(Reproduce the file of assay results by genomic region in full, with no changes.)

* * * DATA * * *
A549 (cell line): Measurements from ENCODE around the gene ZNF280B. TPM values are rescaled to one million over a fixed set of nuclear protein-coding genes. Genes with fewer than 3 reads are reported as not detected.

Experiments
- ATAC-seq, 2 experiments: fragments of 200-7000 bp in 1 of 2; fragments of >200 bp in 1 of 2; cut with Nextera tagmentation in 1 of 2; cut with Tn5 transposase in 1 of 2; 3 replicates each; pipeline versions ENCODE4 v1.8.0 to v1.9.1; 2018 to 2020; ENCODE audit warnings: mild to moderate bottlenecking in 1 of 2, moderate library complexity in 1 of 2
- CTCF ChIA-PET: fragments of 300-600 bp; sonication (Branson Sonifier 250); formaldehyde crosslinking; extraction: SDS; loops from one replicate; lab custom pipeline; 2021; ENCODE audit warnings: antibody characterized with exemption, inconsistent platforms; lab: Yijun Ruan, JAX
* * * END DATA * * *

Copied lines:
A549 (cell line): Measurements from ENCODE around the gene ZNF280B. TPM values are rescaled to one million over a fixed set of nuclear protein-coding genes. Genes with fewer than 3 reads are reported as not detected.

Experiments
- ATAC-seq, 2 experiments: fragments of 200-7000 bp in 1 of 2; fragments of >200 bp in 1 of 2; cut with Nextera tagmentation in 1 of 2; cut with Tn5 transposase in 1 of 2; 3 replicates each; pipeline versions ENCODE4 v1.8.0 to v1.9.1; 2018 to 2020; ENCODE audit warnings: mild to moderate bottlenecking in 1 of 2, moderate library complexity in 1 of 2
- CTCF ChIA-PET: fragments of 300-600 bp; sonication (Branson Sonifier 250); formaldehyde crosslinking; extraction: SDS; loops from one replicate; lab custom pipeline; 2021; ENCODE audit warnings: antibody characterized with exemption, inconsistent platforms; lab: Yijun Ruan, JAX